Unlike this focus on food and sharing of information in an atmosphere of unhurried appreciation and muted conversation (no raucous shouts and life histories from other tables), when we met up with Val in St Albans at Brasserie Blanc, it felt as if our waiter was more keen to get our food over and table cleared (despite empty tables round us) than to encourage our animated chat about food, mothers, houses (in France and in London) and frescoes. So, it was back to Letchworth to pack up our book and food purchases and clothes ready for our departure next day.
Not that we reached France the next day as there were more leisurely meals to enjoy en route. First we parked the loaded Snowy south of the Thames in Battersea and looked for the interestingly named Fish in a Tie where Ellen was hosting her seventieth birthday lunch. The tiny restaurant and bar was buzzing with diners, but two long tables on a mezzanine floor had been set aside for Ellen’s guests. She had left the USA many years ago (was it just to see the Beatles?), worked as a children’s librarian and married David, one of Helen’s friends from Library School. Over bottles of wine and Italian food, we met family and friends from across her subsequent years in the UK. A very congenial and protracted gathering, from which we drove in the dark to Ann and Derek’s in Tenterden. This attractive Kentish village was to provide us next morning with a goodly haul of second-hand books and bottles of the beer that John had enjoyed over lunch in Harpenden.
In the afternoon we set out for Sue’s in Dymchurch, pausing near Ashford to look round the 13th century Sevington church whose steeple we’d spotted earlier. The man who arrived on his bicycle to lock up was a prominent member of the small group who led their own worship there each Sunday, vicarless and “like the early church”, and also of the Romney, Hythe & Dymchurch railway, he told Helen as John wandered round taking photographs. On a side chapel wall there still hung a war time certificate awarded by the Royal Airforce Comforts Committee for the Sevington Womens Voluntary Service’s work and another presented to the Savings Group in 1943 by the Wings for Victory National Savings campaign. Not items you often see these days on church walls, but the church did feel a bit cut off in time and place by an Ashford bypass road. Our longer-than-usual (and very sociable) visit to the UK finished in style reminiscing with Sue over a tasty chicken tagine about the brief period in the sixties when Helen and Sue shared a flat in London.
However, the next day we found that few things had changed in and around Entre-deux-Eaux while we were away. The maize crop in the field to the north had been harvested, the field ploughed (and soon after a winter crop was sown and the birds descended); the kebaberie at the roundabout in Saulcy, which we had always meant to try, had shut; and the commune had installed a new fire hydrant by John’s workshop. Not big changes, though a tree had to be uprooted later to protect the hydrant from entwining roots. So we quickly settled in, picking the remaining autumn raspberries, pruning and tying in the fruit cage, clearing and tidying the potager and storing the reminders of summer (swing, swing seat, benches, bird cage) as well as taking in the last tubs of plants before the winter frost and snow and protecting the peonies and roses. Other activities resumed, like Scrabble, exercise group, the E2E oldies gossip, games and cake monthly meeting, and the annual visit by the community nurse for flu jabs. The nurse was somewhat concerned by John’s recent cold, but he shrugged it off; maybe that accounts for the recurring sore throat, coughs and colds that have dogged the days since his return.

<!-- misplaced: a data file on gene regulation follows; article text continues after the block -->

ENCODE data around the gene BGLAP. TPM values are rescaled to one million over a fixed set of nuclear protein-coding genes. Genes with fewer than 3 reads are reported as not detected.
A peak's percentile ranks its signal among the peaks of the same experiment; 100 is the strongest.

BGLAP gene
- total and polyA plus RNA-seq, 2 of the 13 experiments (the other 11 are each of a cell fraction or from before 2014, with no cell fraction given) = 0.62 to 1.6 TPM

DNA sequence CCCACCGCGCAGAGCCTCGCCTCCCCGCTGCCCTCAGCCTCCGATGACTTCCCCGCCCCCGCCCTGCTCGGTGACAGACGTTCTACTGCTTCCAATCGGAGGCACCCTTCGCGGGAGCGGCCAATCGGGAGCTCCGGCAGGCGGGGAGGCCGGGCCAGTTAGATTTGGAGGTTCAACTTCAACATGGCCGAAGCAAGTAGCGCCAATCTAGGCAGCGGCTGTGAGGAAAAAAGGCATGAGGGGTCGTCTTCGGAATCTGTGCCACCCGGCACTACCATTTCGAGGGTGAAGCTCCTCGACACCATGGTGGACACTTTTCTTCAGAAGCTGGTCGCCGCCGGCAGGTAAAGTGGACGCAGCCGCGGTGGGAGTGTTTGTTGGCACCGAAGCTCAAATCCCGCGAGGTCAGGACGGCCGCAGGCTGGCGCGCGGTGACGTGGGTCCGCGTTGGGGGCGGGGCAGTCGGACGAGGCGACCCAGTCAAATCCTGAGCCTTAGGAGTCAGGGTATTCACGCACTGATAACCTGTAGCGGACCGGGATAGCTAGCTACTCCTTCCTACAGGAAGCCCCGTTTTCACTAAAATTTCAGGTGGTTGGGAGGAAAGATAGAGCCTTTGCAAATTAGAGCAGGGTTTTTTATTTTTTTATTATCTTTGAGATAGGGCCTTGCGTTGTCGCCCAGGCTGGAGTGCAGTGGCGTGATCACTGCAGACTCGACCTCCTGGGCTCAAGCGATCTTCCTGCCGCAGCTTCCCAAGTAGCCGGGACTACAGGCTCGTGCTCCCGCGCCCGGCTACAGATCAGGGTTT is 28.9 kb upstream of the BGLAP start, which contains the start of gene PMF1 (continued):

The driving rain during much of November coupled with coughs and colds have meant that we have passed an uneventful time and have little news, unless you are interested to know we have passed the sewage inspection. Helen has been grateful for the pile of charity books she amassed in October, and John has been experimenting with complex-sounding settings on his birthday camera, while colourful birds like spotted woodpeckers with their flashes of red, nuthatches and tits have obliged by posing on the fat balls and bird seed on the balcony. And, like the UK, we have had December snow.
And now it is nearly time for our return to Letchworth for Christmas. We have enjoyed seeing so many of you during the year, and we wish you all a very happy Christmas and very best wishes for health and happiness in 2018.